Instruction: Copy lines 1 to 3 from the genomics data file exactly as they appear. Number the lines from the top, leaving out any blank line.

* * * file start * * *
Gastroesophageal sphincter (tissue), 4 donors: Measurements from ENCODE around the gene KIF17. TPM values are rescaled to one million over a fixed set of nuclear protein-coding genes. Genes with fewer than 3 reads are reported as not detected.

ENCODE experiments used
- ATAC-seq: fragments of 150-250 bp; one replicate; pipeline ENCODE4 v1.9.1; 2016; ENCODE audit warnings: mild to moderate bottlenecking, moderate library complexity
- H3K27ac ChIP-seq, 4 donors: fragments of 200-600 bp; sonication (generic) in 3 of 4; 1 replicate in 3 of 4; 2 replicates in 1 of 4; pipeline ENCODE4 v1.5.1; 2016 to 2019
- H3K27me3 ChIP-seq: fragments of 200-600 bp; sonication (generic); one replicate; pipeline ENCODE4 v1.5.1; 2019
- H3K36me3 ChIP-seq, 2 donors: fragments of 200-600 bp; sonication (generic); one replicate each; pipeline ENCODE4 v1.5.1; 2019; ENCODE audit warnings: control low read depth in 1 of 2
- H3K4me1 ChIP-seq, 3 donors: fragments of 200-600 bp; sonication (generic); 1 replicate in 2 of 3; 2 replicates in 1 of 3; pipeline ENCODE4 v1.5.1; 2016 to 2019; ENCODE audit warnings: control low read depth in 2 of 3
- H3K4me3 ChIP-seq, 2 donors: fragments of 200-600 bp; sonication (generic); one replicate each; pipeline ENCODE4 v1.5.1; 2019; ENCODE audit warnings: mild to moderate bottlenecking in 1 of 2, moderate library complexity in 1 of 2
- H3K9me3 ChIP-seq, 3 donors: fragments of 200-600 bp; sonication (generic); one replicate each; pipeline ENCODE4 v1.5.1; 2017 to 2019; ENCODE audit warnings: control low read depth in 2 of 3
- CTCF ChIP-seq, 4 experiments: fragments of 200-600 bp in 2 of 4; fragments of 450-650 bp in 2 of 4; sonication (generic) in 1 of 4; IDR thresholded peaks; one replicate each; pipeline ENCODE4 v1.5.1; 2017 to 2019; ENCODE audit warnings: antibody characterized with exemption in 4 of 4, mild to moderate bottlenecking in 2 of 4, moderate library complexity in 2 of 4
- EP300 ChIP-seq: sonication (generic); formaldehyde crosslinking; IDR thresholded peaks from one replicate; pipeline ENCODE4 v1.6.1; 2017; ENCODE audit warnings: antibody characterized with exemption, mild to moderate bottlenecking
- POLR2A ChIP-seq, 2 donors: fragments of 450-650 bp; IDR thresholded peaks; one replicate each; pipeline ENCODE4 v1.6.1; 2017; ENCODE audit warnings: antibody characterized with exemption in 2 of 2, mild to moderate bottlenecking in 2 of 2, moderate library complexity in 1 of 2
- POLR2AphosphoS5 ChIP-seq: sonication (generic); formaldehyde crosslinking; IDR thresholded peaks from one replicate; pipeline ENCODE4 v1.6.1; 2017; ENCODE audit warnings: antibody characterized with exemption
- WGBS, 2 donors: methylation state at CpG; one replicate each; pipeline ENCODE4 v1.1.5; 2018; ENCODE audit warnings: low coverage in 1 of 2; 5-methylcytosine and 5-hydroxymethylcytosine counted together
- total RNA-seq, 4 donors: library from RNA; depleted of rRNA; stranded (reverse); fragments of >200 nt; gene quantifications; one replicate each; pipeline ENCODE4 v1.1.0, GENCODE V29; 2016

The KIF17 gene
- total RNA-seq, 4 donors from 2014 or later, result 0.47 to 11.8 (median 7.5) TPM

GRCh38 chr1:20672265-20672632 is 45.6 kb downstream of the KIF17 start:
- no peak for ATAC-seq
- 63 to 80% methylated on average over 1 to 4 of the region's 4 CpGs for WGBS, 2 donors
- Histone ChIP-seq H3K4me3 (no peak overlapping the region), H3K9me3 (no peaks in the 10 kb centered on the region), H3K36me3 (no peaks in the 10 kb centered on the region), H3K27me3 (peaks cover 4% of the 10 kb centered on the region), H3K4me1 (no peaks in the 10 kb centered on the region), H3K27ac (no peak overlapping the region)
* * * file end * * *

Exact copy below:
Gastroesophageal sphincter (tissue), 4 donors: Measurements from ENCODE around the gene KIF17. TPM values are rescaled to one million over a fixed set of nuclear protein-coding genes. Genes with fewer than 3 reads are reported as not detected.

ENCODE experiments used
- ATAC-seq: fragments of 150-250 bp; one replicate; pipeline ENCODE4 v1.9.1; 2016; ENCODE audit warnings: mild to moderate bottlenecking, moderate library complexity